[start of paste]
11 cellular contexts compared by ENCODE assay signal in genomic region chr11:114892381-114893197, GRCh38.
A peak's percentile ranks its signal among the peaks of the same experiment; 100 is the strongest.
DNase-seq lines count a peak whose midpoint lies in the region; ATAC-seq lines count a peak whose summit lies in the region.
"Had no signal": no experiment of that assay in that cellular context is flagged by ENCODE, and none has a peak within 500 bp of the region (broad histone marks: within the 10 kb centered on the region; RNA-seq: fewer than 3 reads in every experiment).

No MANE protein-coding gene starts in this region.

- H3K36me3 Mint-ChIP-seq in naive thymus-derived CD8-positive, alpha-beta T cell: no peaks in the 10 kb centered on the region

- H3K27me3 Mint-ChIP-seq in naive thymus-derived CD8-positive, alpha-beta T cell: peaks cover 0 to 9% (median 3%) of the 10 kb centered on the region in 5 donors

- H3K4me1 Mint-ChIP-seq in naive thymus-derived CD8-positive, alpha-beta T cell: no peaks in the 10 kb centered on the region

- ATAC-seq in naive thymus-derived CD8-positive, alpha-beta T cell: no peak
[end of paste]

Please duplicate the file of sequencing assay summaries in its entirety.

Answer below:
11 cellular contexts compared by ENCODE assay signal in genomic region chr11:114892381-114893197, GRCh38.
A peak's percentile ranks its signal among the peaks of the same experiment; 100 is the strongest.
DNase-seq lines count a peak whose midpoint lies in the region; ATAC-seq lines count a peak whose summit lies in the region.
"Had no signal": no experiment of that assay in that cellular context is flagged by ENCODE, and none has a peak within 500 bp of the region (broad histone marks: within the 10 kb centered on the region; RNA-seq: fewer than 3 reads in every experiment).

No MANE protein-coding gene starts in this region.

- H3K36me3 Mint-ChIP-seq in naive thymus-derived CD8-positive, alpha-beta T cell: no peaks in the 10 kb centered on the region

- H3K27me3 Mint-ChIP-seq in naive thymus-derived CD8-positive, alpha-beta T cell: peaks cover 0 to 9% (median 3%) of the 10 kb centered on the region in 5 donors

- H3K4me1 Mint-ChIP-seq in naive thymus-derived CD8-positive, alpha-beta T cell: no peaks in the 10 kb centered on the region

- ATAC-seq in naive thymus-derived CD8-positive, alpha-beta T cell: no peak